In the past, data was used in relatively simple ways, treated with little respect, and was limited in its outcomes. Machine learning and artificial intelligence collects, analyzes, identifies patterns, exceptions, particularities and responds to changes in behaviors. Humanized data introduces a new aspect of personalized processes, by using an individual’s emotions and other measures, such as a change in music or film choice or reading progress on e-books.

Today, individuals are threatened by data breaches, privacy, their digital footprint, and for what the data is used. There is now a shift of power to control the data moving back to the individual human being – GDPR has forced companies to think differently about the data they are collecting. The potential ethical bias of humanized data in the context of artificial intelligence has raised questions about, for example, unproportionally promoting radical views through recommended videos and news. Machines have learned to be successful and will repetitively suggest and push content onto the user, instead of individuals manually researching on such topics.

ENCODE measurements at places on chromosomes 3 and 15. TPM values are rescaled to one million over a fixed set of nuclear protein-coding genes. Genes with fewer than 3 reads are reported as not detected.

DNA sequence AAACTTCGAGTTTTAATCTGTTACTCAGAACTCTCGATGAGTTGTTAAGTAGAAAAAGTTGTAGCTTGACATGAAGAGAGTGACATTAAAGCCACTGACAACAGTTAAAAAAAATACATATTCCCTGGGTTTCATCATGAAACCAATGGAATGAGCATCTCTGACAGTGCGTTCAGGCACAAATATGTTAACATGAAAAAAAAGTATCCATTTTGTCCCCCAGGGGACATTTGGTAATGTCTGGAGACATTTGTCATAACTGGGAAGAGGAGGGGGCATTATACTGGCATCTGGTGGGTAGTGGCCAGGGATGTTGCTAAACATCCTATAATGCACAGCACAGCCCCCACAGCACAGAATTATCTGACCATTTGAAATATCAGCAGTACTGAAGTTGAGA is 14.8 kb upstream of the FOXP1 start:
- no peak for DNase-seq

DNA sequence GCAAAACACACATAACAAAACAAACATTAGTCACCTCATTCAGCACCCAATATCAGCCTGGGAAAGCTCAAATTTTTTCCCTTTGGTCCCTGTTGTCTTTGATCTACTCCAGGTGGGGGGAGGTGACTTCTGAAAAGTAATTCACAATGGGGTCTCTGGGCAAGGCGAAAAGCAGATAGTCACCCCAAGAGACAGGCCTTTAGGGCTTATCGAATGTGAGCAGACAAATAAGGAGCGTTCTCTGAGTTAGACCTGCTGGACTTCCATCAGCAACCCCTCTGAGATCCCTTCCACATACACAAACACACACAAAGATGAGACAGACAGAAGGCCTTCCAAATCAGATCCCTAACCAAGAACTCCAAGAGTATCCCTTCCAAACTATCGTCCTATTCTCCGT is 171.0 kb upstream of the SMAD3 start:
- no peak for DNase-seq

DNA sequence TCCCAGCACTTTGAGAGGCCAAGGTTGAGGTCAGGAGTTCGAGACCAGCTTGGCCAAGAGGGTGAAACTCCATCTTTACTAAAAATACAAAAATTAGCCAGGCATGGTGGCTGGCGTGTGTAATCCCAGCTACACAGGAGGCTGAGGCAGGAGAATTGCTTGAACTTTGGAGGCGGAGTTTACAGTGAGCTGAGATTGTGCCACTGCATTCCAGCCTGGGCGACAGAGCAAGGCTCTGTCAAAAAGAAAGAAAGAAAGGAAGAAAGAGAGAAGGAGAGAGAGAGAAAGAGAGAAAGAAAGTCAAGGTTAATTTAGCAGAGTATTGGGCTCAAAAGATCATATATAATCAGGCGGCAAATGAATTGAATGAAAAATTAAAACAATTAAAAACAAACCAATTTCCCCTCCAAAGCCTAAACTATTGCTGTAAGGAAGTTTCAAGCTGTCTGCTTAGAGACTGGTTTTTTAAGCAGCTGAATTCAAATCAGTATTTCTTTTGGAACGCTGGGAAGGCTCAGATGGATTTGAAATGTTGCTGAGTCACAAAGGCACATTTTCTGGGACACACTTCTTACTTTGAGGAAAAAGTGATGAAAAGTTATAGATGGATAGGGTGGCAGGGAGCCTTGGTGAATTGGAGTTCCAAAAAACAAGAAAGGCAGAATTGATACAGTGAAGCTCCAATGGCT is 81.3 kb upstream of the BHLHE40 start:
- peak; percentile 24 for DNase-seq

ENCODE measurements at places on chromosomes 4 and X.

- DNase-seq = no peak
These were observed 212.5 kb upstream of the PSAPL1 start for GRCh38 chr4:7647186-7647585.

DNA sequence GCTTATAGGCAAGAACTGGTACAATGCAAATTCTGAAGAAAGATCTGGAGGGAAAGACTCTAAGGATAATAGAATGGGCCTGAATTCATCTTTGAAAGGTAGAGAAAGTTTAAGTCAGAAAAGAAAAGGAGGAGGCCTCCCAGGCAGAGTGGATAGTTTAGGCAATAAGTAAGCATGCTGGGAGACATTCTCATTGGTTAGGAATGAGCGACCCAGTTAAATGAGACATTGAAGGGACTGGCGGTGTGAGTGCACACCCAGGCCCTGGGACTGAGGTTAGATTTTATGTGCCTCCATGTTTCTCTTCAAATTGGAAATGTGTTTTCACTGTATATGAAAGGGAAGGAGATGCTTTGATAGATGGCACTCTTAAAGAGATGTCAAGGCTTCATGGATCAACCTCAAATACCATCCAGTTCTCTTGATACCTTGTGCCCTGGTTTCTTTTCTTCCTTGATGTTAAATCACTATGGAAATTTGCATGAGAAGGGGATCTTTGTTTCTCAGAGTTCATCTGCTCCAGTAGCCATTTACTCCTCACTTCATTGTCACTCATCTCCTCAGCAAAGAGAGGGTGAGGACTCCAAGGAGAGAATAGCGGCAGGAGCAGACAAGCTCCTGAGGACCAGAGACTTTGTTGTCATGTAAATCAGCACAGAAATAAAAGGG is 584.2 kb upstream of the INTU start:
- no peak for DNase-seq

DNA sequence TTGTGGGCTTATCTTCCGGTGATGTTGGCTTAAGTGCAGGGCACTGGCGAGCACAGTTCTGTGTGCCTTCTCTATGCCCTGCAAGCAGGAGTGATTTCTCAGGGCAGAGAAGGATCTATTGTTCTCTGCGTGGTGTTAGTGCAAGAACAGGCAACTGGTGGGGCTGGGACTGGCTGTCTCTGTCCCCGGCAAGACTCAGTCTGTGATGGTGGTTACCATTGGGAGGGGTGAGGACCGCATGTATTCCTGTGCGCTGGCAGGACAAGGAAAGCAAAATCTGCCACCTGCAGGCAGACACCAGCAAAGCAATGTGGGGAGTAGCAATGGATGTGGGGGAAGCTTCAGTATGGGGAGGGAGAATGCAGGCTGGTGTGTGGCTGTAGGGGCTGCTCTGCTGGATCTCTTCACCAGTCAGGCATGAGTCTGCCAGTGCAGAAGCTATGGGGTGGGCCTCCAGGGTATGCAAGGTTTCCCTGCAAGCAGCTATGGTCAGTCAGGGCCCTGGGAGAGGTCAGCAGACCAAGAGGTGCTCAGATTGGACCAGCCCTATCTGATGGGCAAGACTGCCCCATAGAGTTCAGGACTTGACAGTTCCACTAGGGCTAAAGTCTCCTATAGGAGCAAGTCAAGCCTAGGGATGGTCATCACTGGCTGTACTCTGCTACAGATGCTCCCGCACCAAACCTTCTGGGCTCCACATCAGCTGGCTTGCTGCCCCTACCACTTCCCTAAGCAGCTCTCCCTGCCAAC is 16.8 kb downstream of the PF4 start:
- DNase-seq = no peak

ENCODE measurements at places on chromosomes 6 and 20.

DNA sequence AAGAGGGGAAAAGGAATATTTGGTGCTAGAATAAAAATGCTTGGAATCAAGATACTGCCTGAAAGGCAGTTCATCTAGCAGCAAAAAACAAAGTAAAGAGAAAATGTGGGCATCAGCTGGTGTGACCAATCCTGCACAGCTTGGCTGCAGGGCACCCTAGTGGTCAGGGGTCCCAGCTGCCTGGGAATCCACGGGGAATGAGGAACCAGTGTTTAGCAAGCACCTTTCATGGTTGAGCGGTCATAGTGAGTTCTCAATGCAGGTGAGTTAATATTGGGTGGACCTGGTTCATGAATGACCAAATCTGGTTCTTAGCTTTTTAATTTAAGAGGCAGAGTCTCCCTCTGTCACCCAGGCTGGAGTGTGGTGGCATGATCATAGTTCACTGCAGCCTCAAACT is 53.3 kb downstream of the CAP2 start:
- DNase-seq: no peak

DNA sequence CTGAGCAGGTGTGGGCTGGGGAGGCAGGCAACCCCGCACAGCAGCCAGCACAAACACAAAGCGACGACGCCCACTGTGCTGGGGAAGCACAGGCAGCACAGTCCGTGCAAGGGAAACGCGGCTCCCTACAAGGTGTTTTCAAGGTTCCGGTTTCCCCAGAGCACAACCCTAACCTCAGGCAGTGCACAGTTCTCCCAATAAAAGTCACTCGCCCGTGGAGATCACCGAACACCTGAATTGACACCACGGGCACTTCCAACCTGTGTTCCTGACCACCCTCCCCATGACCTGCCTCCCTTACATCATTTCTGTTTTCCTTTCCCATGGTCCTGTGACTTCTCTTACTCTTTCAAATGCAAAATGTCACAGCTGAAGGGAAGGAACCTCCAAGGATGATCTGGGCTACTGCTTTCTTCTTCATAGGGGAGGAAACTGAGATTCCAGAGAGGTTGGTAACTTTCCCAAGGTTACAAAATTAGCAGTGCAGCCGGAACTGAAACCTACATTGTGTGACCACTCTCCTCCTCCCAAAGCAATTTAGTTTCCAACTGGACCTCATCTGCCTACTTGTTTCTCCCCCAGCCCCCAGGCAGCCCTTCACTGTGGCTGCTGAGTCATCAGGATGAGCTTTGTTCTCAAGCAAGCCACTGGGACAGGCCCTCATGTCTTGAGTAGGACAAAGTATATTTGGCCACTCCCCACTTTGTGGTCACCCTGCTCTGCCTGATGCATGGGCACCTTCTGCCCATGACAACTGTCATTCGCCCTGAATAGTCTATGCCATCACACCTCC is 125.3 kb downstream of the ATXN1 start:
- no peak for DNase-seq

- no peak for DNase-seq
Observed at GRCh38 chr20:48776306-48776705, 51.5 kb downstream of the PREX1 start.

The media industry uses an individual’s information and data to influence which stories are pushed onto your feed, tailored to their interest. We know that the reader will read similar stories and will keep coming back for more. However, shouldn’t we just leave our audience to inform themselves about these topics and not directly press our articles to them? Similar ethical concerns are not just present in our media industry – each industry has its own ethical concerns to worry about.